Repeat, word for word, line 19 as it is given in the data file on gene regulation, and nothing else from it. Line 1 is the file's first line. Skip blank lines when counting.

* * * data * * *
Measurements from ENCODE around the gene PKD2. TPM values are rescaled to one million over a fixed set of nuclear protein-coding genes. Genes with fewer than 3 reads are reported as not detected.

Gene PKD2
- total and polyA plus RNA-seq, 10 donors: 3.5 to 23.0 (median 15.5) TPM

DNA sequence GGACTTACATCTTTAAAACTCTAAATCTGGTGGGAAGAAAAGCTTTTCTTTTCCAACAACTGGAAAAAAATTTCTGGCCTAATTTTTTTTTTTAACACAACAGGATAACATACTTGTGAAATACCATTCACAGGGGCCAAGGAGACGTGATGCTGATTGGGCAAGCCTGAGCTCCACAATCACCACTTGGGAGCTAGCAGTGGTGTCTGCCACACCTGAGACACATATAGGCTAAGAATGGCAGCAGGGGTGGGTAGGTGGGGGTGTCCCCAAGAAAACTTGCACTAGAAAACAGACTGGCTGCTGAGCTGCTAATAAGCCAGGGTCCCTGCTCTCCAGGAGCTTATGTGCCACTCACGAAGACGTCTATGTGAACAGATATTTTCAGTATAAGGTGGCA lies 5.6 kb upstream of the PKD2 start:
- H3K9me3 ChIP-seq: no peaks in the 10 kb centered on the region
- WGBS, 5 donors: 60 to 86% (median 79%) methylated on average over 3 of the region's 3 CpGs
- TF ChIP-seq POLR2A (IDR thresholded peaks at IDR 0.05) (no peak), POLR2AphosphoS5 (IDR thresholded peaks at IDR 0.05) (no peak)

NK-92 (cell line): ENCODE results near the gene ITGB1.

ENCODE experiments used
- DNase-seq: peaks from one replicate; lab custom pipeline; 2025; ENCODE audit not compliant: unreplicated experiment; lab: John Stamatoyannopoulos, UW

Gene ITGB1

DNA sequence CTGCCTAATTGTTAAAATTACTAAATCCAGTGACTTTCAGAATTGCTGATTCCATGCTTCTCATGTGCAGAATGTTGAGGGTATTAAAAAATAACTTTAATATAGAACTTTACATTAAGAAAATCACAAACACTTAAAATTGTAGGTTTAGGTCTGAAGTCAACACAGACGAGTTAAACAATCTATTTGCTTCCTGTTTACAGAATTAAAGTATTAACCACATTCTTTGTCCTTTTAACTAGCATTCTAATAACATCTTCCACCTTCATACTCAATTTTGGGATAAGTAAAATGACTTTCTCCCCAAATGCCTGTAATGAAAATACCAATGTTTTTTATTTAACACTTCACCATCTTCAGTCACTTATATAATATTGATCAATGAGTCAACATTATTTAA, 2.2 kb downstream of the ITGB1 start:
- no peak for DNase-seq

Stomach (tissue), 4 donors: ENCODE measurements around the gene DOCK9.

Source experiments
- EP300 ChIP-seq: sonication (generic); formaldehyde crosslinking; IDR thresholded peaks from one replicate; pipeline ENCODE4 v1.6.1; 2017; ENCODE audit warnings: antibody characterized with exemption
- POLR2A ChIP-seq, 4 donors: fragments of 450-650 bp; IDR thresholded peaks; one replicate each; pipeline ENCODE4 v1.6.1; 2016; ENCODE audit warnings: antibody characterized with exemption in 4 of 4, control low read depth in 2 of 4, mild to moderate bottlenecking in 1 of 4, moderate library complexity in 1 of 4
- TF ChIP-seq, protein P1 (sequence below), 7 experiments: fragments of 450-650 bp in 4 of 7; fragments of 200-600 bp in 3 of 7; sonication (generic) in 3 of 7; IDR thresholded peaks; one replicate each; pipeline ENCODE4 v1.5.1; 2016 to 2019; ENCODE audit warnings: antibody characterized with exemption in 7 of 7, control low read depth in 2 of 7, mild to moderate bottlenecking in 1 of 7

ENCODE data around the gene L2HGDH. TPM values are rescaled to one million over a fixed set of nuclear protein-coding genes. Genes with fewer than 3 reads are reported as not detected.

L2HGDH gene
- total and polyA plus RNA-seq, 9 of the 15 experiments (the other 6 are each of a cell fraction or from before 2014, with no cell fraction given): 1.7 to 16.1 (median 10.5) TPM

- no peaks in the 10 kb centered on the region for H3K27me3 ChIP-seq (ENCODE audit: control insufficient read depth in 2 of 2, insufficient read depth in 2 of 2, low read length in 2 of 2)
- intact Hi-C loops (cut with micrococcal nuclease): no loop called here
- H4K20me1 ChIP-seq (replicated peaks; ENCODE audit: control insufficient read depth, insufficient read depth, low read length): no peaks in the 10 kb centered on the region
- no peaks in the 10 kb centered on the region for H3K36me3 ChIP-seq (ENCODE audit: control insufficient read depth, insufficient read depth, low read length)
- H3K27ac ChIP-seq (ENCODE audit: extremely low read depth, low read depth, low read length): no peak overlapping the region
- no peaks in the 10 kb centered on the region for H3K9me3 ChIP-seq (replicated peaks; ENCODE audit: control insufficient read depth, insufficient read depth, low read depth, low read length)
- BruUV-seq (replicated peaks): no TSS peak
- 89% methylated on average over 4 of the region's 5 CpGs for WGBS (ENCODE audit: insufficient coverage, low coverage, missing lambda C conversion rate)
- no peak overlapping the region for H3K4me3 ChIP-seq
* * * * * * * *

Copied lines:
ENCODE data around the gene L2HGDH. TPM values are rescaled to one million over a fixed set of nuclear protein-coding genes. Genes with fewer than 3 reads are reported as not detected.